The Internet made distance irrelevant.
Now, sensors in physical stores are helping to make proximity relevant, and startup Unacast is announcing a seed round of $1.6 million so it can become the backend.
The Oslo, Norway-based company, which has opened an office in London and is planning one for New York City, has a vision that may excite many marketers and worry at least some consumers.
Here’s the problem Unacast wants to solve, from its announcement:
As soon as the customer leaves [a store or venue with a beacon], he or she becomes invisible, until they resurface in the same location. What the customer did before and after the visit is unknown.
The reason: Stores have separate systems for beacons or other proximity sensors.
To fill in where you went after you left that store, the seven-month-old Unacast is partnering with proximity solution providers, or PSPs. These are companies largely focused on installing and maintaining beacons, but some also track point-of-sale (POS) systems and Web calls prompted by QR code scans of products in stores.
Through its recently launched PROX Network, Unacast says it has partnered to receive proximity data from about ten such companies, including Spark Compass and Mobstac in the U.S. CEO and cofounder Thomas Walle Jensen told me there are about 200 PSPs worldwide.
Beacons are small devices in stores that transmit a unique ID to an app on a smartphone, showing that the user is standing in, say, the games aisle at Walmart. The app then communicates that location through the store Wi-Fi, or cellular data when available, to the marketer’s server. The resulting transmission back to the customer could include a discount coupon for a new game that’s just arrived at Walmart. The PSP, with the store’s permission, provides Unacast with access to the beacon and marketing transmissions.
Unacast also has a media platform that creates anonymous user profiles with that information, enabling more targeted marketing. For example, the University of Mississippi mentioned in the funding announcement that Unacast’s data will enable the school to offer a pizza coupon to a fan visiting the football stadium because his anonymous profile indicated multiple visits to pizzerias in the past month.
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Although it does collect POS- and QR code-related data, Unacast’s main focus is on beacons, Jensen said. The company sees the proximity-sensing market as a fragmented but booming one, building to nearly 100 million beacons worldwide within a few years in 85 percent of the top retailers.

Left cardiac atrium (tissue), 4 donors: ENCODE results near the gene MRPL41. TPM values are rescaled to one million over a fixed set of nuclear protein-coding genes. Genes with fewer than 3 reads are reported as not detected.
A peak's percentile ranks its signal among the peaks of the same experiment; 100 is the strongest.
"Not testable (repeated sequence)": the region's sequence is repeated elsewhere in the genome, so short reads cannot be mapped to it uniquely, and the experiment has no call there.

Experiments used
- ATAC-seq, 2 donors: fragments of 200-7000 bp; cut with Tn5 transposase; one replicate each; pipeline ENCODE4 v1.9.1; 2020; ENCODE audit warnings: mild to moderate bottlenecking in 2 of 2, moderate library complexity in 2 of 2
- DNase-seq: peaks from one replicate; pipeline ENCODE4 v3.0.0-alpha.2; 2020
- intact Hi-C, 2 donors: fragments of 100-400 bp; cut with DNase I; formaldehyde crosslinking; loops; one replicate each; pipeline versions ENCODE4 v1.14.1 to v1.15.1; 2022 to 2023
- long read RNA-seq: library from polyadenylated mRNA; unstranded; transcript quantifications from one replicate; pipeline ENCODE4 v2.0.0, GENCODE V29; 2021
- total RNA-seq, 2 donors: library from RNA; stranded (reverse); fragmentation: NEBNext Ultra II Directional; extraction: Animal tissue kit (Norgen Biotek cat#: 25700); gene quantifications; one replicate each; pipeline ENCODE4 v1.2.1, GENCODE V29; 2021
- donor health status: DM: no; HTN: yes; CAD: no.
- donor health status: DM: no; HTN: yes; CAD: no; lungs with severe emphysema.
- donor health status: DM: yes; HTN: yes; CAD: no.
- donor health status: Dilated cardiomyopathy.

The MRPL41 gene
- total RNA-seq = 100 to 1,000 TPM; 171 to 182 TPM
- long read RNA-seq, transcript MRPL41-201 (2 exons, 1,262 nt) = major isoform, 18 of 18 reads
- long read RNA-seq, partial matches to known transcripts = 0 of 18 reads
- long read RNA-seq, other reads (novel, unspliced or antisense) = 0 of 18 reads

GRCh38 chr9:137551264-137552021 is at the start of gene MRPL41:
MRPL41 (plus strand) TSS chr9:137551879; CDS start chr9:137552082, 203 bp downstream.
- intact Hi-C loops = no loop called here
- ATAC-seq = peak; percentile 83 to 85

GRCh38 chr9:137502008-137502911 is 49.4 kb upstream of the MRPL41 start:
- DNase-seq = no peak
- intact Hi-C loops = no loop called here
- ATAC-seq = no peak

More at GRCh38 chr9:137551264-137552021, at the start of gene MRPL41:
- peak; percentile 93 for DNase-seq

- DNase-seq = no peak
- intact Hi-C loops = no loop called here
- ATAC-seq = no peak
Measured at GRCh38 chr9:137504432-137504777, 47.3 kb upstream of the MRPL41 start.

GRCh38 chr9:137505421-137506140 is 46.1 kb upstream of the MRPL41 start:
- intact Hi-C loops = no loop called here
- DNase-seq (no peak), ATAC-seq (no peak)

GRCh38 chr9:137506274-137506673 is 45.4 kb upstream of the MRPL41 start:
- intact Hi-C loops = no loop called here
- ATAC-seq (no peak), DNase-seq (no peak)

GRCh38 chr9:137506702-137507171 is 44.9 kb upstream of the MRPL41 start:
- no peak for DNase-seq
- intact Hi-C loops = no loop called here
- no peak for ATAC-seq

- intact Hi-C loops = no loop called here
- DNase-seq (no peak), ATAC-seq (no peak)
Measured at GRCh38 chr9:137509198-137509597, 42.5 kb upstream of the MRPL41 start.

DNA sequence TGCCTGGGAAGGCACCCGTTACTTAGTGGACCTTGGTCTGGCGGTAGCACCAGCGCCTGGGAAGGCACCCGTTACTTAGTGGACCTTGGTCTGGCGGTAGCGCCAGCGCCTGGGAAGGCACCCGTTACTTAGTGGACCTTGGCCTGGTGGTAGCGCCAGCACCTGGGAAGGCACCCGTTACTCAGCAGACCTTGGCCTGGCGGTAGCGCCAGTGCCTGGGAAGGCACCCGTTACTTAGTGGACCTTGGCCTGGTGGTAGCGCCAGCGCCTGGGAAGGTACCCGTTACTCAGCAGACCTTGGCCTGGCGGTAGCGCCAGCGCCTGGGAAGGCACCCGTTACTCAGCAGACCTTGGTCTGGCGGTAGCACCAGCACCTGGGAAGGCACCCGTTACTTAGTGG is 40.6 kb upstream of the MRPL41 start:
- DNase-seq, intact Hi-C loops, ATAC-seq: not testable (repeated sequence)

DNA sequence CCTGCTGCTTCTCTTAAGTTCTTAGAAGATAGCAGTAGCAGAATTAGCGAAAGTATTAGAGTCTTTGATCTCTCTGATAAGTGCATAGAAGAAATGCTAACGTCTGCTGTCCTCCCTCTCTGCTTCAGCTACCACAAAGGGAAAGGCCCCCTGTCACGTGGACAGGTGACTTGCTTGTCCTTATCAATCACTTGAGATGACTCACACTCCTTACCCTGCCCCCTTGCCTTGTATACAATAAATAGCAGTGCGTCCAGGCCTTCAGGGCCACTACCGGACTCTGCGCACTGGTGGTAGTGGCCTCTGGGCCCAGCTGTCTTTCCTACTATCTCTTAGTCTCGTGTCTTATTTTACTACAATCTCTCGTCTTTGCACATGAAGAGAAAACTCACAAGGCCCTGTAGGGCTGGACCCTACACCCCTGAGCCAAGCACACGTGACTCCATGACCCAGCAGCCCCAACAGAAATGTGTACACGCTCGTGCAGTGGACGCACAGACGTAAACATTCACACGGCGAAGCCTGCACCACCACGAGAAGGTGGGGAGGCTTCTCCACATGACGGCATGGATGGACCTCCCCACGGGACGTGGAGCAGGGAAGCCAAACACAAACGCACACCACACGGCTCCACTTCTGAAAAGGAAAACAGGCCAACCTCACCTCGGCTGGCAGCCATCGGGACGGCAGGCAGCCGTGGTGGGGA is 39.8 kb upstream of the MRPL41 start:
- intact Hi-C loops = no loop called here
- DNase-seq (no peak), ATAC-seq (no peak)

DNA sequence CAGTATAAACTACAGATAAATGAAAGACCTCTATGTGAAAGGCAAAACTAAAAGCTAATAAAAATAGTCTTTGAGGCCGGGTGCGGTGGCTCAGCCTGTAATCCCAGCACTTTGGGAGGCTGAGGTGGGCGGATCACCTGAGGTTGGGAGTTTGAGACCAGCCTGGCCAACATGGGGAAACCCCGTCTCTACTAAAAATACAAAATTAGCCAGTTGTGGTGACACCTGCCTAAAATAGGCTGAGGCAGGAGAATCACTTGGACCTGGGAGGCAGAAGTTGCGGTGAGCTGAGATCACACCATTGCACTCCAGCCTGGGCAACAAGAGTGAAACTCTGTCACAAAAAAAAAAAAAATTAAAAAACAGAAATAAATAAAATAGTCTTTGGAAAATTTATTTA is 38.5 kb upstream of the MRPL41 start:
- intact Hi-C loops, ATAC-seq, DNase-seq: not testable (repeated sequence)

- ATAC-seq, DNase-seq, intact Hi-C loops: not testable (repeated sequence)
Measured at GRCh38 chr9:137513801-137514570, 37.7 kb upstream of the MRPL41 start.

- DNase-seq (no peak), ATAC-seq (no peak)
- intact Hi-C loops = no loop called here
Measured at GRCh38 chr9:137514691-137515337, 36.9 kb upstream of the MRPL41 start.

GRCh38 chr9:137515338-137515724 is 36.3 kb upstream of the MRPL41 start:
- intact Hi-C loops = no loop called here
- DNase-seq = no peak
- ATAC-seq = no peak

A sensing network that large, of course, is also attracting the attention of many other players. To mention just one, Adobe has emphasized that its Marketing Cloud keeps adding capabilities for targeting customers via beacon IDs and for incorporating the resulting location history into its user profiles.
But, Jensen said, Adobe is only targeting its own domains, retail partners, and channels.
“Since we’re agnostic, we can have a wider reach,” he said. In addition to being a data aggregator, Unacast also wants to become what Jensen calls a “harmonizer,” in part by setting standards for things like the location codes beacons should use everywhere.
Unacast’s ultimate goal: to become the key application programming (API) interface for proximity.
Jensen said the company is in discussions with marketing platforms, but is mostly focused now on providing its data via an API to data management platforms and demand-side platforms for use by advertisers and publishers. For instance, it has partnered with Schibsted, the largest media publisher in Scandinavia.
I’ve just gotten used to having ads for electric tools follow me from website to website for days after I Google-search for an electric drill. What about the creepiness of seeing ads that apparently know the restaurants, movie theaters, and physical stores I’ve been visiting?
“There always will be a certain number of people who find that creepy,” Jensen acknowledged. He noted that Unacast has worked with the privacy regulators in Norway, which he described as among Europe’s toughest, to ensure opt-in for such tracking when users download a store app employed by beacons or other sensors.
And most people opt in, he said, “if the ads are more tailored and let me have a better experience.” Obviously, though, Unacast is not part of every store’s app development requirements.
The new money, Unacast’s only outside funding to date, will be used to grow and scale the PROX and media networks as it supports proximity-oriented marketing campaigns from about a dozen unnamed major brands.
The funders were Trolltech founders Haavard Nord and Eirik Chambe-Eng, New Mark Invest, Ice Leopard Invest, and Blystad Invest.
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